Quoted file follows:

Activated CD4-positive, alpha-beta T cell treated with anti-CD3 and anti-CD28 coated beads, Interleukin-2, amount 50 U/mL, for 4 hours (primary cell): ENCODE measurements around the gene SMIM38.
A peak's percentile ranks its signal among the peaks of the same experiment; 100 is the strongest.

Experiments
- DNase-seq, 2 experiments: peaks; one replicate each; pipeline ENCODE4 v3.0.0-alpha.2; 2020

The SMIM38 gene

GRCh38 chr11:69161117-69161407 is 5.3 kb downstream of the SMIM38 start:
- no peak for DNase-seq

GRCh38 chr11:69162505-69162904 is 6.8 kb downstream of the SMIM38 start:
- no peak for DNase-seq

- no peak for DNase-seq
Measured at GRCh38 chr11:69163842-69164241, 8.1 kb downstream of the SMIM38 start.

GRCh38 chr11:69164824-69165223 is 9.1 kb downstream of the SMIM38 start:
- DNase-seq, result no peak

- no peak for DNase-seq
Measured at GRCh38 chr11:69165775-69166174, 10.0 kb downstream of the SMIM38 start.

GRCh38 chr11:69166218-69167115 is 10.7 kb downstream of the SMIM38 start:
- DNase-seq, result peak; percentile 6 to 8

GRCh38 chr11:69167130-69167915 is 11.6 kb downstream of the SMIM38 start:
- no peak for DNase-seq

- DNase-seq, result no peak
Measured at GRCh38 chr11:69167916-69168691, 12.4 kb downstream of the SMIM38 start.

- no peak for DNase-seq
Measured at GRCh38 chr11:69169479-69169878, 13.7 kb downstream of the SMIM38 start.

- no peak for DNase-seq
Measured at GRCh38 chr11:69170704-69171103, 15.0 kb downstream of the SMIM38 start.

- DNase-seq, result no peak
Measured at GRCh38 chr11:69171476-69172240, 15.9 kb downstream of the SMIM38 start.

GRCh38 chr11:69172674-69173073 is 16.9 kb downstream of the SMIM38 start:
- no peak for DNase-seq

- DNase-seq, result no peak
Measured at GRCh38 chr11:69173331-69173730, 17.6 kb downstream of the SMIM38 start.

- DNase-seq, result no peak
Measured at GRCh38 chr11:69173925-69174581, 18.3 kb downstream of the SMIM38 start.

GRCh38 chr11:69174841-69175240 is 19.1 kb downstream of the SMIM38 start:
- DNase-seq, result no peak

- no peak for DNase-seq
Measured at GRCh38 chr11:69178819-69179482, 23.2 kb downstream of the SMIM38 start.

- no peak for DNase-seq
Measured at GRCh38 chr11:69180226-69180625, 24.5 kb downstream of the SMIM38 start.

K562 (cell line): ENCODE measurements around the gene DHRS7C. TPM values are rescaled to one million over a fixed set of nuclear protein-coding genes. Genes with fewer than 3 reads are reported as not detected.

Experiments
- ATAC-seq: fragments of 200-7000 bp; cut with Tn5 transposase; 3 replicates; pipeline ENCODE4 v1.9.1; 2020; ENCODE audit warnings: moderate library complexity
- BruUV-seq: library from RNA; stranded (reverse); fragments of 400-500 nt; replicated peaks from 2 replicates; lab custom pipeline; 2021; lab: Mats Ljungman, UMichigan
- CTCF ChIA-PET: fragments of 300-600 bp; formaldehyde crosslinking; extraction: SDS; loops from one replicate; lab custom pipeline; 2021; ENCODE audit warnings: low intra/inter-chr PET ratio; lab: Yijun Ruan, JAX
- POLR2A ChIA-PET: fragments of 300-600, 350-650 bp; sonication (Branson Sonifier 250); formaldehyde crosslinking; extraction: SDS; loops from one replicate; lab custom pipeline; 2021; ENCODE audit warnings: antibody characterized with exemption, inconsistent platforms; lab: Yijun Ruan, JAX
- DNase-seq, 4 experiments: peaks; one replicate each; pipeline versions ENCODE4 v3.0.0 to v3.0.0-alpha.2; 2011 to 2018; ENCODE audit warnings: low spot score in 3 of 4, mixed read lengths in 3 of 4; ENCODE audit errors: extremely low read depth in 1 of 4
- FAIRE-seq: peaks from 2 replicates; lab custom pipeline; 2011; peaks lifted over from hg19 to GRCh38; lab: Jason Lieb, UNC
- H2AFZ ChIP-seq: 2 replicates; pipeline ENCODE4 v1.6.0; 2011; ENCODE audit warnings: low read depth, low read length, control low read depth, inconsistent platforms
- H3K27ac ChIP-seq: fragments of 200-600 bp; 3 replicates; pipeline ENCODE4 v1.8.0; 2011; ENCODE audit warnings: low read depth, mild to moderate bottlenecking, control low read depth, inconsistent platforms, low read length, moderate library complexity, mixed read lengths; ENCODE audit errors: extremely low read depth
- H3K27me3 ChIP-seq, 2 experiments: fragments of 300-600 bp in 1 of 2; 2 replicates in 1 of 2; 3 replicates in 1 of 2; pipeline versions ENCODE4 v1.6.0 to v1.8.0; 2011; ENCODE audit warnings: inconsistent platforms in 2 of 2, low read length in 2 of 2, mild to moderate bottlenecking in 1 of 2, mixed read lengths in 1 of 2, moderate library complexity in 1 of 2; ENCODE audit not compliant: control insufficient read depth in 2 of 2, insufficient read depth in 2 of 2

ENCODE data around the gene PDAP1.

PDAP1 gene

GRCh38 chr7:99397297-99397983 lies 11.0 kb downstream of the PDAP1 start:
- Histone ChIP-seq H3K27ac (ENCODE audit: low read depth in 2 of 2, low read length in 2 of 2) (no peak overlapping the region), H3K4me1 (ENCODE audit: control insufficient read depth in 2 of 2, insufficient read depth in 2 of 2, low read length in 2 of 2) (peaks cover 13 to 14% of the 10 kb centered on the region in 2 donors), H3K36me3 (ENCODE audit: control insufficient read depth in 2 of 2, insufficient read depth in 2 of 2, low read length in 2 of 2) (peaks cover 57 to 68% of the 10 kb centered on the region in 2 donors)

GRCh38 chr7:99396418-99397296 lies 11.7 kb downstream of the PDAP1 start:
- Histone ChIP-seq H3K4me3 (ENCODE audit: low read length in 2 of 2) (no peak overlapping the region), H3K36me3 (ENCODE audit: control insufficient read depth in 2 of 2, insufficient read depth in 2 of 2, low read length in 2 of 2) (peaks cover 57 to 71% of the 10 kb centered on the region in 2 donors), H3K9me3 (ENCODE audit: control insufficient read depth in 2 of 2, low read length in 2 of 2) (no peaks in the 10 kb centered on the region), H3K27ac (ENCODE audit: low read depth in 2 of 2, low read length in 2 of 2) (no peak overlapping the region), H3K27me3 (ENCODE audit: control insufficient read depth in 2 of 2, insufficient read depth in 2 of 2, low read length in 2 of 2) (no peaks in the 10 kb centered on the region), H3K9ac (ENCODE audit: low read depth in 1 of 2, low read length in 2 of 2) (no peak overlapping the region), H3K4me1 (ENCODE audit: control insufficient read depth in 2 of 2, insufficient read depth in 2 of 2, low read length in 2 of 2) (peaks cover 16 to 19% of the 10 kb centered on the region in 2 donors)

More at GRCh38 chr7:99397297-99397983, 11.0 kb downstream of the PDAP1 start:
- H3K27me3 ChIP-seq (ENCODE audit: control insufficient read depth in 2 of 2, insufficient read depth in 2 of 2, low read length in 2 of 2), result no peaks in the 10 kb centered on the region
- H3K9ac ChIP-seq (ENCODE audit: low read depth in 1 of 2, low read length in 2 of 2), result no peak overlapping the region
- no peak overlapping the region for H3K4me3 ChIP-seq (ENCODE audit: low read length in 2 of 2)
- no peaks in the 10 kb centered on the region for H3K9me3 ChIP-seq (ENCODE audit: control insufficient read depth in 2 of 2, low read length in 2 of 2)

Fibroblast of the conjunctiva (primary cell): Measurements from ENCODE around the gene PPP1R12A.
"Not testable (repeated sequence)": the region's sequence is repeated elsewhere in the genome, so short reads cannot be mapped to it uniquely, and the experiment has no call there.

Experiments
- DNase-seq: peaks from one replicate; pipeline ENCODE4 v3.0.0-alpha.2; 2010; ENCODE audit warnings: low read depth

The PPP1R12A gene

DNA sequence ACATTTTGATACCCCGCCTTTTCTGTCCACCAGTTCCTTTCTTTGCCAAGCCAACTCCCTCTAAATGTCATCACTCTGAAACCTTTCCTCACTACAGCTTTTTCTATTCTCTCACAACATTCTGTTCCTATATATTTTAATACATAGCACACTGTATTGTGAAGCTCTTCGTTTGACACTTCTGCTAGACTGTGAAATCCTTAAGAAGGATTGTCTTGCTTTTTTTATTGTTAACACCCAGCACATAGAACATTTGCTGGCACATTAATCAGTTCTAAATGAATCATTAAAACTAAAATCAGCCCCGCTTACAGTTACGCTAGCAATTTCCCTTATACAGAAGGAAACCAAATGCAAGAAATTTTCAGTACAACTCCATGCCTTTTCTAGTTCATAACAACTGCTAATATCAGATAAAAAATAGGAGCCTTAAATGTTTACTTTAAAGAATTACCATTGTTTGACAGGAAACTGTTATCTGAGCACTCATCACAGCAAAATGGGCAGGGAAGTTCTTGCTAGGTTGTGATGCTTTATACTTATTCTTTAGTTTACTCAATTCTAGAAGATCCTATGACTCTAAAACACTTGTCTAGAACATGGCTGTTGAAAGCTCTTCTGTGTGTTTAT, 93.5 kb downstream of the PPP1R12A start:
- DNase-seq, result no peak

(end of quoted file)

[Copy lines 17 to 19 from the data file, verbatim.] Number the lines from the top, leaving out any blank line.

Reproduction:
- DNase-seq, result peak; percentile 6 to 8

GRCh38 chr11:69167130-69167915 is 11.6 kb downstream of the SMIM38 start:
- no peak for DNase-seq